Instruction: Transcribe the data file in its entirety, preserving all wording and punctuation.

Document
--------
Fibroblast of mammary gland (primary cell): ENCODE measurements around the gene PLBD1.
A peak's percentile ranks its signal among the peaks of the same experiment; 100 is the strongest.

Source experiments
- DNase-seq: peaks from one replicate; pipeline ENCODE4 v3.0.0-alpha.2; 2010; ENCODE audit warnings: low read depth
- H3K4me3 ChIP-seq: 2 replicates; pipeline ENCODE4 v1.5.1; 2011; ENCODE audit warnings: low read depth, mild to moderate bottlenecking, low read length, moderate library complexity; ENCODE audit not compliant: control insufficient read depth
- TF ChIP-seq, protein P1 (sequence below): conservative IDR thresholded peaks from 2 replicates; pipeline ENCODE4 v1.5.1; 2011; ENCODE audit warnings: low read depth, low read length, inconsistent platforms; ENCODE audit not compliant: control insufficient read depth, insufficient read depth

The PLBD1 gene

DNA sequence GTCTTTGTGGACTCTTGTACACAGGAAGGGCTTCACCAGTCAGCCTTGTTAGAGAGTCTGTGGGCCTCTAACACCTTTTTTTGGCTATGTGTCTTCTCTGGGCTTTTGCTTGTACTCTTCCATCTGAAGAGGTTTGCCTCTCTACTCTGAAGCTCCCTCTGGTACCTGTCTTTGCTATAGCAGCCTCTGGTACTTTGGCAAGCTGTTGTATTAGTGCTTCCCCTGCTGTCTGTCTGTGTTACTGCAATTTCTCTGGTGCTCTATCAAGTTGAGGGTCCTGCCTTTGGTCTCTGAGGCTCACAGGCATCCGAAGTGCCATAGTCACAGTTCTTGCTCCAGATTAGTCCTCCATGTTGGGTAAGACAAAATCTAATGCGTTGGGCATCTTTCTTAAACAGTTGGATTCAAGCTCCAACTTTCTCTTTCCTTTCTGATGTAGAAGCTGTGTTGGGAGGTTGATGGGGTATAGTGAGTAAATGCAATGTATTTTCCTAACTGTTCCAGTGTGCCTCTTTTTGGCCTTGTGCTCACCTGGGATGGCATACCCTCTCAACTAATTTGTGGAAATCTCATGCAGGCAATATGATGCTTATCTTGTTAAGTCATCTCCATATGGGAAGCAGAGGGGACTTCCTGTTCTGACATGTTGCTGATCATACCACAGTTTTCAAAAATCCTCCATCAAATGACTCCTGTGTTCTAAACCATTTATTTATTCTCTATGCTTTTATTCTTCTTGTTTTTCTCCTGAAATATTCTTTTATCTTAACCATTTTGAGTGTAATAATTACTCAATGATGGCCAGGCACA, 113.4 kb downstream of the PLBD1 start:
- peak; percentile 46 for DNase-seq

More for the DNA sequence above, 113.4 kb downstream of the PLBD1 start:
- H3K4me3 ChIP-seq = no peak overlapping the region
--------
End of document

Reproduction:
Fibroblast of mammary gland (primary cell): ENCODE measurements around the gene PLBD1.
A peak's percentile ranks its signal among the peaks of the same experiment; 100 is the strongest.

Source experiments
- DNase-seq: peaks from one replicate; pipeline ENCODE4 v3.0.0-alpha.2; 2010; ENCODE audit warnings: low read depth
- H3K4me3 ChIP-seq: 2 replicates; pipeline ENCODE4 v1.5.1; 2011; ENCODE audit warnings: low read depth, mild to moderate bottlenecking, low read length, moderate library complexity; ENCODE audit not compliant: control insufficient read depth
- TF ChIP-seq, protein P1 (sequence below): conservative IDR thresholded peaks from 2 replicates; pipeline ENCODE4 v1.5.1; 2011; ENCODE audit warnings: low read depth, low read length, inconsistent platforms; ENCODE audit not compliant: control insufficient read depth, insufficient read depth

The PLBD1 gene

DNA sequence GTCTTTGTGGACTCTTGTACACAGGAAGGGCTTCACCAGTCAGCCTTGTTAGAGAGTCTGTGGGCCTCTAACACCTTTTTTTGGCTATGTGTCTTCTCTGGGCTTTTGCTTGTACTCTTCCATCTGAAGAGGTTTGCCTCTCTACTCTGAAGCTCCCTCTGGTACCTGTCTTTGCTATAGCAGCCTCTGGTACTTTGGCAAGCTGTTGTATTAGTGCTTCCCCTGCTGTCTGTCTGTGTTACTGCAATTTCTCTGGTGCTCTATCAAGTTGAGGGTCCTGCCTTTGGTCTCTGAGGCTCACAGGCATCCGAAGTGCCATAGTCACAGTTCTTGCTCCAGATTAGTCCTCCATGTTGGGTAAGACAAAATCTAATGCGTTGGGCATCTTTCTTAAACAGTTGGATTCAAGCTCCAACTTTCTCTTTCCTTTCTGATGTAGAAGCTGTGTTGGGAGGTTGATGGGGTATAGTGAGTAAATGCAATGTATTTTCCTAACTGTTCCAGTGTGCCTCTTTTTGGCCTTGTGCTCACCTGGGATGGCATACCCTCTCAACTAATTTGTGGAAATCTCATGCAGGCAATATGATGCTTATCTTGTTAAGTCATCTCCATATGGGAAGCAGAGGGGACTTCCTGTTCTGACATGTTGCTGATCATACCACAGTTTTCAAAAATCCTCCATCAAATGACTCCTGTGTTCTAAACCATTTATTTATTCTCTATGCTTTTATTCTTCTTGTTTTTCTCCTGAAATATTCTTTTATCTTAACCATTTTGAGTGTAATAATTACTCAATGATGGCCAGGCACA, 113.4 kb downstream of the PLBD1 start:
- peak; percentile 46 for DNase-seq

More for the DNA sequence above, 113.4 kb downstream of the PLBD1 start:
- H3K4me3 ChIP-seq = no peak overlapping the region